For two decades, billionaires, business leaders, Hollywood celebrities and high-powered politicians have taken turns trying to coax the NFL back to Los Angeles. Their efforts have been futile. Football fans in the region, fatigued by broken promises and dead-end deals, have been largely skeptical. They’ve revealed their feelings in letters and online posts that can best be summarized: Don’t call us until you start pouring cement. Now, in the last few weeks, NFL owners have muscled their way onto the stage, throwing in their own money and making their stadium plans very public. For the first time since 1994, the NFL’s return to Los Angeles might be more than a dream. “People are actually investing dollars into getting something done,” said Pittsburgh Steelers owner Art Rooney II, chairman of the league committee looking into the L.A. market. “People can take that as maybe we’re more serious than we’ve been over the last decade or so.”
The owner of the St. Louis Rams announced last month that he intends to build a football stadium at Hollywood Park in Inglewood, and Thursday the owners of the San Diego Chargers and Oakland Raiders unveiled a plan to share a venue in Carson. Neither proposal requires public money. “There’s a big difference between the league making something out of a market, and an owner doing that,” said Eric Grubman, an NFL senior vice president and point man on L.A. “Now that there are multiple clubs in it, the passion is building, and the commitment to get something done on the part of those clubs is very public. That changes the dynamics, and it does increase the complexity.” No one has yet committed to move a team to L.A. But the owners have made it clear that they are ready to relocate if they are unable to negotiate a new publicly subsidized stadium in their home cities. The stakes are high as they jostle for position in the nation’s second-largest market, where the Dodgers and Clippers each sold for $2 billion or more. The pressure now is on the NFL to make it work.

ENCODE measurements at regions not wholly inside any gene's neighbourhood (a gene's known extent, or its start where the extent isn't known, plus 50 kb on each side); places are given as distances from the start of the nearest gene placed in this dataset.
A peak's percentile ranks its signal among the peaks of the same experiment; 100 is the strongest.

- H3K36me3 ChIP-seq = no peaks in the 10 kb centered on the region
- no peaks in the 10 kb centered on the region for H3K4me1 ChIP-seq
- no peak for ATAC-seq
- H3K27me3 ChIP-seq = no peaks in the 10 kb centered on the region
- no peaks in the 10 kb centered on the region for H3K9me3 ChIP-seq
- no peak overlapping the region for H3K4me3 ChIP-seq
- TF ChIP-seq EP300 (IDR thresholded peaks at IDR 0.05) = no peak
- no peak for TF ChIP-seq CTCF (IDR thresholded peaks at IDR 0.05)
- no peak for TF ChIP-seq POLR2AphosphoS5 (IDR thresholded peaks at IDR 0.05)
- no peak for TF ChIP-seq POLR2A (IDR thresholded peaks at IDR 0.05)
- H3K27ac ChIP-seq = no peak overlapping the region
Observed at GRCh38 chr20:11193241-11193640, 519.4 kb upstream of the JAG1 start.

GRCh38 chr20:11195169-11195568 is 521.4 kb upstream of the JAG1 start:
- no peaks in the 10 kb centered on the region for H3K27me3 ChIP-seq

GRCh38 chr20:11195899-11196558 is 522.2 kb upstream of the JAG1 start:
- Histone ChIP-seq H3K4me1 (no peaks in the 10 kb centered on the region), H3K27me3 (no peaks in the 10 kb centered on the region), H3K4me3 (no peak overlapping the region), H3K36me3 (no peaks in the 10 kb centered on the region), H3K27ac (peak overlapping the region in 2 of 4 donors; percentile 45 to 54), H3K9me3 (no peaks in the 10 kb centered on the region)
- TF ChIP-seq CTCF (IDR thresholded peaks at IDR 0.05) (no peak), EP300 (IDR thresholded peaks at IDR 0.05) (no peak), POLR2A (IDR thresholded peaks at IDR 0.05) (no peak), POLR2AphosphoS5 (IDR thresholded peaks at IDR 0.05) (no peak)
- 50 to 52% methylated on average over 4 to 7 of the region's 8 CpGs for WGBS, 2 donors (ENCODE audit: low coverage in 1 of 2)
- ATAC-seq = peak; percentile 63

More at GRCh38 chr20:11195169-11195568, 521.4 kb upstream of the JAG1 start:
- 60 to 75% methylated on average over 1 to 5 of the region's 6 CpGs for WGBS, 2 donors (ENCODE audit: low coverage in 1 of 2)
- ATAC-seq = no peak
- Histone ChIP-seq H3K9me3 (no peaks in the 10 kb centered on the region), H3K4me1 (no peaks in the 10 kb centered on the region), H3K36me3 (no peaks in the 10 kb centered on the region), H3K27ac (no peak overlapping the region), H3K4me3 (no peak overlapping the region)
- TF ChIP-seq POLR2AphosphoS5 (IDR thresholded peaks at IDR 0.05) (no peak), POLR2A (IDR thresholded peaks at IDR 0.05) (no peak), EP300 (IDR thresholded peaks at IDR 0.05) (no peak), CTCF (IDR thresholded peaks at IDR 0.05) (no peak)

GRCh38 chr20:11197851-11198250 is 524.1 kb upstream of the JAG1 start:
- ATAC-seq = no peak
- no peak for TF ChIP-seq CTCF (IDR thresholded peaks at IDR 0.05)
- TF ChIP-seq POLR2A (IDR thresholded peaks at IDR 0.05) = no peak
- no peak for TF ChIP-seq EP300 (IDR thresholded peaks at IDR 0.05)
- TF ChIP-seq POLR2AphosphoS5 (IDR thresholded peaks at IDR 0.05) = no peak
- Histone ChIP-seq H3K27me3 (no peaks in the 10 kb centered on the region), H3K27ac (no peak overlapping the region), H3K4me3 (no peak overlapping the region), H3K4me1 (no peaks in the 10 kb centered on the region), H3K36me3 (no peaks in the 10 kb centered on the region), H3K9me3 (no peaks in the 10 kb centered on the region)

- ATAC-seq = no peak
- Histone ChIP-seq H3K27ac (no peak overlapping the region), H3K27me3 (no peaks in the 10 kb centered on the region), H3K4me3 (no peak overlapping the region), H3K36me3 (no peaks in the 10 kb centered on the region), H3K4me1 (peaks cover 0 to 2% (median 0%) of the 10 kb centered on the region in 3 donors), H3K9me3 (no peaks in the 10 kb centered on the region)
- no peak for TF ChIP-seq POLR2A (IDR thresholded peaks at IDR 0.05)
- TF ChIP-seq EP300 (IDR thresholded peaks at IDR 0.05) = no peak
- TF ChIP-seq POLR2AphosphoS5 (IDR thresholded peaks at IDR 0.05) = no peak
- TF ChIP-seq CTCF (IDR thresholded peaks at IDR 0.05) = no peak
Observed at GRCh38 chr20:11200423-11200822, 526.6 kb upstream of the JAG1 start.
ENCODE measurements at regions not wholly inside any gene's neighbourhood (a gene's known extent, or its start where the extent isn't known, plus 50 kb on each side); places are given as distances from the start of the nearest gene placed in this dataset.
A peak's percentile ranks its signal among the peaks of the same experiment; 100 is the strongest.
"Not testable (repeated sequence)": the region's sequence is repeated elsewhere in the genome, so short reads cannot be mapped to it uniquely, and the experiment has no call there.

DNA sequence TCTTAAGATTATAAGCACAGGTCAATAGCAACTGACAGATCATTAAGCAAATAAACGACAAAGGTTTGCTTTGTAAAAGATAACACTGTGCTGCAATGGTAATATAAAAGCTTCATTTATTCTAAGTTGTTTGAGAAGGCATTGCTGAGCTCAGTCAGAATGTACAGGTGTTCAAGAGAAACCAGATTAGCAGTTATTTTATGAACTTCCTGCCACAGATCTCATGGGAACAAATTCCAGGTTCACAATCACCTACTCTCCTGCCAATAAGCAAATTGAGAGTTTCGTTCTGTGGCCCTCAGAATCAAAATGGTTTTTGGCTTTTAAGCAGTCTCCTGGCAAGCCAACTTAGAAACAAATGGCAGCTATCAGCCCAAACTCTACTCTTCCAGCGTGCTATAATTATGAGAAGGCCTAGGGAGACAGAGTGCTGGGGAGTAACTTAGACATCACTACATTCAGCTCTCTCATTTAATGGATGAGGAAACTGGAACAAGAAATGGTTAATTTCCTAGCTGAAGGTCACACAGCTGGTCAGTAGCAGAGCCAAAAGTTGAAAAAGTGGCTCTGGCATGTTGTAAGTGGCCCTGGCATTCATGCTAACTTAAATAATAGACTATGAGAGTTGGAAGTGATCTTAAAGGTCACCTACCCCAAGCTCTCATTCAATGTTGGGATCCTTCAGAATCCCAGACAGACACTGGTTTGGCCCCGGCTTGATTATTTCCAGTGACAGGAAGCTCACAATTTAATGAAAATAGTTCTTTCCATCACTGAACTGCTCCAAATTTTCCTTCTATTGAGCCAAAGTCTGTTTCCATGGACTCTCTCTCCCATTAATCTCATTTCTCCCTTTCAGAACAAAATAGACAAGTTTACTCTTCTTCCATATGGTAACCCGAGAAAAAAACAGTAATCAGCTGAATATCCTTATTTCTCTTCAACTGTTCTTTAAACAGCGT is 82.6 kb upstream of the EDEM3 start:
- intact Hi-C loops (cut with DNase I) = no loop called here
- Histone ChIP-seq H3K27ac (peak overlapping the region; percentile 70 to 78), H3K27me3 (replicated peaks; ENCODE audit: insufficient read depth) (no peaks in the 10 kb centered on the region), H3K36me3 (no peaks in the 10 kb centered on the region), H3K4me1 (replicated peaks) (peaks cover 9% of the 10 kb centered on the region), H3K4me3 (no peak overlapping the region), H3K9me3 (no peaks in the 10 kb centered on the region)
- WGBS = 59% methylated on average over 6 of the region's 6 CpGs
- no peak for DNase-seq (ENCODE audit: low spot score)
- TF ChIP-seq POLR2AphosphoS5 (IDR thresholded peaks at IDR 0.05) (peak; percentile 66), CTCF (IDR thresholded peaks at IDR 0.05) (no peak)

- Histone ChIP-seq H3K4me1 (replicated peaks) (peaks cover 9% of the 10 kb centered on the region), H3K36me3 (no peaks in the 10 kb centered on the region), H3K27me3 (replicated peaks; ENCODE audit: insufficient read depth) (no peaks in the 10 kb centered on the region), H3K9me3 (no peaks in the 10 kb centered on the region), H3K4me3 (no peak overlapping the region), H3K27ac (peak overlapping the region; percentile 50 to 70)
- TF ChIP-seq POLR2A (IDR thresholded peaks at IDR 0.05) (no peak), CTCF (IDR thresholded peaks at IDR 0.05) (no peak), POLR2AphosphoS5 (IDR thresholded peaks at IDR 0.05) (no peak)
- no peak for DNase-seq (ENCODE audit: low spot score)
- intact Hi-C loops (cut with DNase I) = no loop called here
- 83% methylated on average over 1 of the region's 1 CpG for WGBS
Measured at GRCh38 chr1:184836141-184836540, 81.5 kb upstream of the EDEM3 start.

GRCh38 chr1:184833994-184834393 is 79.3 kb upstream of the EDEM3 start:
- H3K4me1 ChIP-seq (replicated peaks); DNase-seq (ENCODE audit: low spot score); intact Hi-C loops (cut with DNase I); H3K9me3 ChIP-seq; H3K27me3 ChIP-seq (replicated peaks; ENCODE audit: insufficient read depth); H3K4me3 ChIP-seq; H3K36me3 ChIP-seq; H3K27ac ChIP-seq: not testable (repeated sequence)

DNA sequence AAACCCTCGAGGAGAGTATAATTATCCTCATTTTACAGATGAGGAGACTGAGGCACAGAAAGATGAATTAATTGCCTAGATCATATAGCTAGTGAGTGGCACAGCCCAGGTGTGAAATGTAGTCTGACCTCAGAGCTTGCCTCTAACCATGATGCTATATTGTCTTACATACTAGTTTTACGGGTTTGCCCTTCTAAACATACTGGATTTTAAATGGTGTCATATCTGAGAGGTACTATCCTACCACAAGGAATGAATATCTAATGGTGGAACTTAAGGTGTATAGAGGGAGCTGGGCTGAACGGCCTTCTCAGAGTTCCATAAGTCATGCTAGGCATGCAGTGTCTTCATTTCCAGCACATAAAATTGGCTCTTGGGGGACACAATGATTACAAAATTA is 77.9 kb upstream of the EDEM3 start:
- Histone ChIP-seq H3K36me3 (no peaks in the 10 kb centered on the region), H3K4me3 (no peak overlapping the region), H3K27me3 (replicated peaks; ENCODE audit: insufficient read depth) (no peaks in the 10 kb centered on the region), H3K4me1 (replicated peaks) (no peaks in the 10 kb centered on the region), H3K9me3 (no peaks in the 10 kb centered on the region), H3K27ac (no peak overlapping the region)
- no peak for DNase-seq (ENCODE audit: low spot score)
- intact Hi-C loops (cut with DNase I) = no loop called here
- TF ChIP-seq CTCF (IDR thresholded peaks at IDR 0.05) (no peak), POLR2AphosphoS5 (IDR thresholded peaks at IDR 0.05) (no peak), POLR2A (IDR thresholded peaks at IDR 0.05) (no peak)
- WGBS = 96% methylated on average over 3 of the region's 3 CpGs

The Inglewood stadium plan competes with Farmers Field, a proposed pro football stadium in downtown Los Angeles by the Los Angeles Convention Center and Staples Center arena. Los Angeles sports and entertainment giant AEG has been searching for a football team to play in its planned facility. AEG released this statement Monday: “We continue our efforts to advance Farmers Field and we remain confident in the advantages of our project over any of the other sites that have been rumored for a new football stadium. Farmers Field offers a highly desirable location at L.A. LIVE, billions in existing infrastructure and complementary facilities surrounding the site, and a fully entitled project able to host two NFL franchises without the legal, political and taxpayer risk that other sites face.”